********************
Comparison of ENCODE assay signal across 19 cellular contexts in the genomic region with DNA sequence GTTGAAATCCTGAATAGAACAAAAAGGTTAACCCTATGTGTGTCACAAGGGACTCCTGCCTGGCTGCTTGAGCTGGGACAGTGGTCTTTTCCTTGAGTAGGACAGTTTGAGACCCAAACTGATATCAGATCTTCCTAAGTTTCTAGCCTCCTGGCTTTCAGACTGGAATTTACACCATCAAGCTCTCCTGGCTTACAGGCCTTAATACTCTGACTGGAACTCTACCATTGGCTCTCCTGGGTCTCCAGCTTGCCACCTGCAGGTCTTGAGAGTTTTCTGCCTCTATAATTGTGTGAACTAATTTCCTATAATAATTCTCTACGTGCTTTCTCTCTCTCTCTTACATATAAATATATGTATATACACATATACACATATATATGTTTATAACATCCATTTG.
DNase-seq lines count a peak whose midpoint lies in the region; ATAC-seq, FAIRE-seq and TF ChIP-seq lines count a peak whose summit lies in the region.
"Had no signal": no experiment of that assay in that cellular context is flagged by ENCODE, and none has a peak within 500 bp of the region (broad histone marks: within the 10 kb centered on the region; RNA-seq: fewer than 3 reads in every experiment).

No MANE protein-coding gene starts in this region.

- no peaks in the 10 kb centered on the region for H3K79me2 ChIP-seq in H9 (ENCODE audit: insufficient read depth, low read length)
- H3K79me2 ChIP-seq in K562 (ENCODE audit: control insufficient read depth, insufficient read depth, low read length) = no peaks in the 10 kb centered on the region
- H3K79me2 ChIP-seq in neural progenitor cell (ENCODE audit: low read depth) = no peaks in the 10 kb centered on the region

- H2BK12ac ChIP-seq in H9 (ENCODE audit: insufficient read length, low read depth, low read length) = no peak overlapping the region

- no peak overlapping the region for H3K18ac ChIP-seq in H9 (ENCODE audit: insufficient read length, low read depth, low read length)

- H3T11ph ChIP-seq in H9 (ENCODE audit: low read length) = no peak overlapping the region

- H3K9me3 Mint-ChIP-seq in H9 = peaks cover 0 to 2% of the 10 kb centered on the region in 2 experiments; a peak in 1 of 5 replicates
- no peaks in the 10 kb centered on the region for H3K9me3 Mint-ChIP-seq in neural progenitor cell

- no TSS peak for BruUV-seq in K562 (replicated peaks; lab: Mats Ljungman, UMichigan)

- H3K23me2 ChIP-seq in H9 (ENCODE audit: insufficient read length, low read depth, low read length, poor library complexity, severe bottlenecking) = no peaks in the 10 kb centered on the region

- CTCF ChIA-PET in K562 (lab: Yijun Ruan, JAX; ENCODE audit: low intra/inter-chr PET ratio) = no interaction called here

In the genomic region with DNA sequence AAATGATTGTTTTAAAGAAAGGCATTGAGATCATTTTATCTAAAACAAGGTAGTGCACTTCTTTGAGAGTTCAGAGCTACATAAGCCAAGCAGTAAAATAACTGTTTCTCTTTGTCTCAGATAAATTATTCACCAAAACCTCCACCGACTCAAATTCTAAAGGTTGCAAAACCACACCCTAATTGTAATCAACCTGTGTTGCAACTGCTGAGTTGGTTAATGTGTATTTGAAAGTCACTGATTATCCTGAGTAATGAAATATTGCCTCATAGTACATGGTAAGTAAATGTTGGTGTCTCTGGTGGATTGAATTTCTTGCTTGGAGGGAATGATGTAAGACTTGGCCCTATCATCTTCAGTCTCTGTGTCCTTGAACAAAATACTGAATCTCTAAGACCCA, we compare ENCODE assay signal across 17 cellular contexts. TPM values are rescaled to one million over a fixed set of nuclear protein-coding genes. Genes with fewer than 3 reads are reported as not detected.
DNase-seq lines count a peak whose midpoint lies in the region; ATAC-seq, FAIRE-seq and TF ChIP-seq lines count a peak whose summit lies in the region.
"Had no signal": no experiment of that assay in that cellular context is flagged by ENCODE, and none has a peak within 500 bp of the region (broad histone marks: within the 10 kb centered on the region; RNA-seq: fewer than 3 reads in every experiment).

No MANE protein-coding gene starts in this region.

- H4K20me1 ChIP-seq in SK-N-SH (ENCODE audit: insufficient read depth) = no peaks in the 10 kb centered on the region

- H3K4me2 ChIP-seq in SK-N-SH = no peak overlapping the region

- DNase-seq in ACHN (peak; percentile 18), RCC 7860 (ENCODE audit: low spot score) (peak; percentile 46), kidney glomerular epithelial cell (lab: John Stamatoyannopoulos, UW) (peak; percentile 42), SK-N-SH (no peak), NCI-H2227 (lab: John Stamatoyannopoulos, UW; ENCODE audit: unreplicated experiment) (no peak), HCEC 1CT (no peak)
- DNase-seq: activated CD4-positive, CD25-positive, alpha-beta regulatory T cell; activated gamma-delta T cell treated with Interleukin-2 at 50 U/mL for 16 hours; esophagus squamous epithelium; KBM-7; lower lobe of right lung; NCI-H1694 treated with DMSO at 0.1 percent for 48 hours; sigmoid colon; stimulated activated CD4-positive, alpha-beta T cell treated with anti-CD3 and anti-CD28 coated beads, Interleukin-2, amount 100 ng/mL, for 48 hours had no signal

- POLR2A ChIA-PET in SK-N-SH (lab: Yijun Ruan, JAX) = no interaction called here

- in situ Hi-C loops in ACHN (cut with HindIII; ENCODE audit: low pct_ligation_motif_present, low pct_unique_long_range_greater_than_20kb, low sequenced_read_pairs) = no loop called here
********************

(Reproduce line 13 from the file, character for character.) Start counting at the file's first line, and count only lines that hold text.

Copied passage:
- no TSS peak for BruUV-seq in K562 (replicated peaks; lab: Mats Ljungman, UMichigan)